The movie itself is sinister, psychedelic, and extraordinarily stylish thanks to director Shunya Itô’s clever set-ups and shot-framing. For most fans, Kaji is the only Scorpion that matters, and it’s hard to argue otherwise. She’s about five-feet-four and probably didn’t hit triple digits on a scale back then, but with eyes and posture she radiates lethal menace. As far as plot, this fits end-to-end with the previous movie, so consider watching that one first. Female Convict Scorpion: Jailhouse 41 premiered in Japan today in 1972.
|Vintage Pulp||Dec 1 2014|
The action drama Shurayuki-hime, aka Lady Snowblood, is considered classic cinema for good reasons—it’s bold, lyirical, and stylish, with an unusual narrative structure and a great star in Meiko Kaji. Every piece of art we have on this game-changing movie appears below, and as far as we can discern much of it has never before been shared online. Shurayuki-hime premiered in Japan today in 1973.
|Vintage Pulp||Nov 22 2014|
Since we featured Reiko Ike yesterday it seems only right to have Meiko Kaji today. Which of them is the real queen of 70s Japanese action cinema? It’s up for debate. Maybe it’s even someone else entirely. Anyway, you see above and below two posters for Nora-neko rokku: Mashin animaru, known in English as Stray Cat Rock: Machine Animal. It was the fourth of five Stray Cat Rock films, and Kaji starred in all, though as different characters in each.
The series is about juvenile delinquency and takes place against a backdrop of industrial cityscapes and inside the sorts of groovy nightclubs you might associate with Austin Powers. The plot involves Kaji and her cohorts planning to sell stolen LSD in order to help a soldier escape the Vietnam War, but getting entangled with rival gangsters who want to horn in on the deal. It’s very much worth a viewing, and stacks up well against the previous entries. Wild stray cat—you’re a real gone girl. Nora-neko okku: Mashin animaru premiered in Japan today in 1970.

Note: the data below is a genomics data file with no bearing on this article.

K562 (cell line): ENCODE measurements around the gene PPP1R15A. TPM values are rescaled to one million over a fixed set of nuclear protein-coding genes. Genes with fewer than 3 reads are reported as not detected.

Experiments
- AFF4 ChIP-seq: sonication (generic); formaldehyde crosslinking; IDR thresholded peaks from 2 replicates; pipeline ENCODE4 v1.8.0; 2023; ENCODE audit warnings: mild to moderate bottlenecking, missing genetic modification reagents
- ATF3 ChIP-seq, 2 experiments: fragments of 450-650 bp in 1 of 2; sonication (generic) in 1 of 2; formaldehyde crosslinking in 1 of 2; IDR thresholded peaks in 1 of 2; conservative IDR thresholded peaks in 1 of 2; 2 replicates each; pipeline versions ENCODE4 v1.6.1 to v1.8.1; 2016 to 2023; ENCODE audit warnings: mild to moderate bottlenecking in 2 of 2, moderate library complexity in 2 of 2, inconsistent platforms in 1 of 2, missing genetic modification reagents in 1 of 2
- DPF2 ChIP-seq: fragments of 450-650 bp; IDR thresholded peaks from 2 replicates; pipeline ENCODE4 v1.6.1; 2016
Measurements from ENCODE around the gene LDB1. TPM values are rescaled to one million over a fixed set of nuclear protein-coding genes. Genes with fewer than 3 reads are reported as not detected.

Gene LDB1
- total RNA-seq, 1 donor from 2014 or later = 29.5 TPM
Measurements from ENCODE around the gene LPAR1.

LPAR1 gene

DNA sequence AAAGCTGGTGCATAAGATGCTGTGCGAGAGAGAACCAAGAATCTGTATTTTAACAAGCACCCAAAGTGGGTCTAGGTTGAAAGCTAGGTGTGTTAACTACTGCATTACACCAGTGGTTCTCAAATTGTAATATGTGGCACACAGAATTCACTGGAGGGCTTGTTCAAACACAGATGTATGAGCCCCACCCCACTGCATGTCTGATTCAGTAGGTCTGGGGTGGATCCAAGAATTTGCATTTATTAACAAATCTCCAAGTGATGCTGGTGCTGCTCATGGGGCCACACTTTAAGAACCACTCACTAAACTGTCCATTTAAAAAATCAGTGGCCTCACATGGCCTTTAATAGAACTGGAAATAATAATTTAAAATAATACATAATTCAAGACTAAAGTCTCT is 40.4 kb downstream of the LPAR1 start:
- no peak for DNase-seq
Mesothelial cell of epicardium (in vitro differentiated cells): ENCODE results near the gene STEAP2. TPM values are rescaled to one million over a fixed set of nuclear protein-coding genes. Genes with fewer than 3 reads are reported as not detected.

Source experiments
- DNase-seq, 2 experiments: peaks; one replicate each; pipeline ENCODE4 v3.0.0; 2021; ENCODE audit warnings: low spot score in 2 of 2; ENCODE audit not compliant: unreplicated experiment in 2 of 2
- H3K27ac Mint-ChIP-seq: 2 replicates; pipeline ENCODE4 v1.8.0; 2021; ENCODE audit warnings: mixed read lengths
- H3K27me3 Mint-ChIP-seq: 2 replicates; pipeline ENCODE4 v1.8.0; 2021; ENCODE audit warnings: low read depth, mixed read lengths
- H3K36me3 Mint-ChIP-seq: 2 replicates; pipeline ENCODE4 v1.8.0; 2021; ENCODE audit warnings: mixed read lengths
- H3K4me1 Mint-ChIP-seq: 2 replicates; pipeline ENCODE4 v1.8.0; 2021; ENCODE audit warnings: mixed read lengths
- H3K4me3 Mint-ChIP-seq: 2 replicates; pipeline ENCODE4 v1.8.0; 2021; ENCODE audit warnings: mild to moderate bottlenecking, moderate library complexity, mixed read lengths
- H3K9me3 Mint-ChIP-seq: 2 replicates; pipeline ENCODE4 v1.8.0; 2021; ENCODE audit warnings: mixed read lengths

|Vintage Pulp||Nov 17 2014|
This poster for Shin joshuu sasori: 701-gô, aka New Female Prisoner Scorpion: 701 promotes the first film in what today might be called a franchise reboot. Meiko Kaji established the character of Prisoner 701 in four hit films, and a few years after she left Toei Company decided to resurrect the series with Yumi Takigawa in the lead. Framed for murder, she ends up in a women’s prison where she’s harassed, sexually assaulted, and marked for death. A prison riot finally gives her the chance at revenge, and lets just say she takes full advantage.
|Femmes Fatales||Sep 28 2013|
When pondering which femme fatale to post today, looking toward Japan seemed fitting. Japan’s Cinema Caravan will have its finale in San Sebastian tonight with several short films, plus live music from Cro-Magnon, DJ Mitsu the Beats, and more. The above image has never appeared on the internet before, as far as we can tell, and shows legendary actress Meiko Kaji. The year on this is 1969, back when she was still quite well known as Masako Ôta, having acted in four movies using that name. We’ll tell you all about Cinema Caravan’s finale tomorrow, and next week we’ll get back to our usual books, tabloids, and general pulp weirdness.
|Musiquarium||Mar 1 2013|
When we saw this 7-inch gatefold over at Harakiri Chamber scanned and posted in two pieces we couldn’t resist Photoshopping it into one. It’s got Meiko Kaji, and if you’ve watched her movies you know it was her enemies who wound up in two pieces, not her. Anyway, Kaji is attired here for her role as Akemi Tachibana in Kaidan nobori ryu, aka The Tattooed Swordswoman. We took a close look at that movie back in October. You get two Kaji songs here—the a-side “Jingi Komoriuta,” which was featured on the soundtracks of Kaidan nobori ryu as well as 1971’s Ginchô wataridori, and the b-side, which is entitled “Koi ni Inochi wo.” This 1970 pressing is very rare and costs the equivalent of $100, which is quite a sum to drop on two tunes. But if you’re curious you can listen to the first one here and the second one here.